US Coins

Shell money is fragile

Collectors of shell money, like California clamshell money, shown, need to be aware that their collections are susceptible to damage if stored in an inappropriate environment. The calcium carbonate shell is susceptible to acids.

Image courtesy of Smithsonian Institution, Museum of American History.

Proper housing and storage for numismatic collections are key to their long-term preservation. This is true with traditional numismatic items like paper notes, coins, tokens and medals, and with nontraditional, or “exotic,” forms of currency.

Collectors of shell money (e.g., California clamshell money, wampum and cowrie shells) need to be aware that their collections are susceptible to damage if stored in an inappropriate storage environment. This is the first part of a two-part look at such collectibles.

Shells, from either a fresh water or marine environment, are essentially calcium carbonate. Calcium carbonate is sensitive to acids.

Shells stored in an acidic environment such as a cardboard box or plywood cabinet can develop what conservators refer to as “Byne’s Disease.” Shells with Byne’s Disease are covered in a white efflorescence resembling salt.

Byne’s disease was first identified by Loftus St. George Byne, who published his findings over 100 years ago in the Journal of Conchology. In his article, “The Corrosion of Shells in Cabinets,” he reported that he found shells kept in wooden cabinets developed a white crystalline deposit.

He referred to this condition as a “disease” as he felt it was the result of bacteria. Subsequent research showed bacteria were not to blame. It was not a disease; rather it is a symptom of an inappropriate storage environment.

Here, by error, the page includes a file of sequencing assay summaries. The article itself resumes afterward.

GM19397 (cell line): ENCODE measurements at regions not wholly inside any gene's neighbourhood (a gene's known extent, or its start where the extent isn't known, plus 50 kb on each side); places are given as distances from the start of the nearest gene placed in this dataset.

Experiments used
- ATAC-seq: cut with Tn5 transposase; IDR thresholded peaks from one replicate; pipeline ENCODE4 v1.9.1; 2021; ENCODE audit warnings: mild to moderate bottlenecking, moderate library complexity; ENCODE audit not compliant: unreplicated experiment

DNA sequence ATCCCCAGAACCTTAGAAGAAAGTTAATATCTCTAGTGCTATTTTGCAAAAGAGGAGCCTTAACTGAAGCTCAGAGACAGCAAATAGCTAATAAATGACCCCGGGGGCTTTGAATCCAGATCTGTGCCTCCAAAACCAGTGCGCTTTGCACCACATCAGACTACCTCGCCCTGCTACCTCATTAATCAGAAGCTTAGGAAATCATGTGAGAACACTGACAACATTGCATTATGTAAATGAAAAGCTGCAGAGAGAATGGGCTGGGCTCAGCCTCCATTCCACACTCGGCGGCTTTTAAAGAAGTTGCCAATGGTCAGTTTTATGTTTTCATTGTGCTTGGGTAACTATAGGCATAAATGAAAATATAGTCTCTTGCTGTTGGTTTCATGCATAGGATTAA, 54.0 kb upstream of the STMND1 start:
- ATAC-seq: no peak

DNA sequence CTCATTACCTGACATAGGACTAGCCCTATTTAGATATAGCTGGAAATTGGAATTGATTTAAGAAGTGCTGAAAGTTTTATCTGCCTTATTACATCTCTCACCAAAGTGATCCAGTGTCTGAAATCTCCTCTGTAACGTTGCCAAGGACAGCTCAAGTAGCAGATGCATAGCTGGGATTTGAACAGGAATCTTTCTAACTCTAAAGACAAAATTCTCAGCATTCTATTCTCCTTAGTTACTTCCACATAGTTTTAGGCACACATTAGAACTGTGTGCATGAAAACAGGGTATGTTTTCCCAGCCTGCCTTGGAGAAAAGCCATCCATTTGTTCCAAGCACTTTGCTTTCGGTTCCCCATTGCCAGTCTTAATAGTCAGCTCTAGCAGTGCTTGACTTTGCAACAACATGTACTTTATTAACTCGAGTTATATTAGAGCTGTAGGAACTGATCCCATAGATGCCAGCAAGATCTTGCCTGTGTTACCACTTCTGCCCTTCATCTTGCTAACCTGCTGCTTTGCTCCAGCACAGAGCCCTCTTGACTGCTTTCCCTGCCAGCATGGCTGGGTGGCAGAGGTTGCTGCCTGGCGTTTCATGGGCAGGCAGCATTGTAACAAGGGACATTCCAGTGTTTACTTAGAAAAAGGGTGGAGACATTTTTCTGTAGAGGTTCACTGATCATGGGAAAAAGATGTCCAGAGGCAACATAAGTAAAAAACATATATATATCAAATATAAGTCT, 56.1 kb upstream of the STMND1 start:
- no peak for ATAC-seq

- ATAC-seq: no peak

Byne’s Disease — also referred to as “Bynesian Decay” — occurs when calcium carbonate reacts with acetic acid or formic acid vapors to form a calcium acetate or calcium formate salt (sometimes both). These salts crystallize on, and through, the shell’s outer surface causing irreversible damage. Shells that exhibit Byne’s Disease will, if not removed from their corrosive storage environment, eventually disintegrate.

Both acetic and formic acids are released from poor quality paper, cardboard, nonarchival adhesives (e.g., polyvinyl acetate emulsions), wood and wood composites (e.g., plywood and “chipboard”). The acids in these materials react with atmospheric moisture to create an acidic environment; essentially an acid rain. Higher temperature and higher relative humidity will speed up this reaction.

Avoid storing shells in wooden cabinets or cardboard boxes. Storage materials recommended for shell collections are similar to those recommended for the storage of other numismatic materials. These include: archival quality acid and lignin-free boxes and tissue; and safe plastics such as polyethylene, polypropylene, polyester and polystyrene. Powder-coated steel is the material museums have preferred for safe shelving and cabinetry for many years now.

Initially, it was a costly material. Thankfully, powder-coated steel cabinets are now readily available.

Susan L. Maltby, Toronto, is a private conservation consultant, with an interest in numismatic preservation.

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